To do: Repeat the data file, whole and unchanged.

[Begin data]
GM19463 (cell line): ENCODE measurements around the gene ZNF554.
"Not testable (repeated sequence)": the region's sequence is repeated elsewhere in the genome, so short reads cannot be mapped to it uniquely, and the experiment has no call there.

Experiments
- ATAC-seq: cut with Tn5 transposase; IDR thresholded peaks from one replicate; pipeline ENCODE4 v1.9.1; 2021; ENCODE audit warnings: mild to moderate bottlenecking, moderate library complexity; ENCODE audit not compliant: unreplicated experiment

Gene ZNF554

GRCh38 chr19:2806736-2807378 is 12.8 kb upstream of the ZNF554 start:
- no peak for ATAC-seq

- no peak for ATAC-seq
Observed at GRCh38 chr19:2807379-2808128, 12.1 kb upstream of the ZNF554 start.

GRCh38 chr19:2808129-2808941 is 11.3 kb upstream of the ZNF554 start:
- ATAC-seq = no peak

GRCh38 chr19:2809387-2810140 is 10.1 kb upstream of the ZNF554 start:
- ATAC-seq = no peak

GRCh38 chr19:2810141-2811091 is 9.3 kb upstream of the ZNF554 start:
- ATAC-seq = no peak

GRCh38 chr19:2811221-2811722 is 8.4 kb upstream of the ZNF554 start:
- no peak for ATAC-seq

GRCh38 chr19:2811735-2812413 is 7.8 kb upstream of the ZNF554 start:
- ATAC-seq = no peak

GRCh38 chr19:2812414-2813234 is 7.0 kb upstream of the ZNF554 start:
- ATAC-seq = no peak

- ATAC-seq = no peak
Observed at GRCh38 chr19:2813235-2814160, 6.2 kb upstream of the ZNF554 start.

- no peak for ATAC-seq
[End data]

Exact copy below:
GM19463 (cell line): ENCODE measurements around the gene ZNF554.
"Not testable (repeated sequence)": the region's sequence is repeated elsewhere in the genome, so short reads cannot be mapped to it uniquely, and the experiment has no call there.

Experiments
- ATAC-seq: cut with Tn5 transposase; IDR thresholded peaks from one replicate; pipeline ENCODE4 v1.9.1; 2021; ENCODE audit warnings: mild to moderate bottlenecking, moderate library complexity; ENCODE audit not compliant: unreplicated experiment

Gene ZNF554

GRCh38 chr19:2806736-2807378 is 12.8 kb upstream of the ZNF554 start:
- no peak for ATAC-seq

- no peak for ATAC-seq
Observed at GRCh38 chr19:2807379-2808128, 12.1 kb upstream of the ZNF554 start.

GRCh38 chr19:2808129-2808941 is 11.3 kb upstream of the ZNF554 start:
- ATAC-seq = no peak

GRCh38 chr19:2809387-2810140 is 10.1 kb upstream of the ZNF554 start:
- ATAC-seq = no peak

GRCh38 chr19:2810141-2811091 is 9.3 kb upstream of the ZNF554 start:
- ATAC-seq = no peak

GRCh38 chr19:2811221-2811722 is 8.4 kb upstream of the ZNF554 start:
- no peak for ATAC-seq

GRCh38 chr19:2811735-2812413 is 7.8 kb upstream of the ZNF554 start:
- ATAC-seq = no peak

GRCh38 chr19:2812414-2813234 is 7.0 kb upstream of the ZNF554 start:
- ATAC-seq = no peak

- ATAC-seq = no peak
Observed at GRCh38 chr19:2813235-2814160, 6.2 kb upstream of the ZNF554 start.

- no peak for ATAC-seq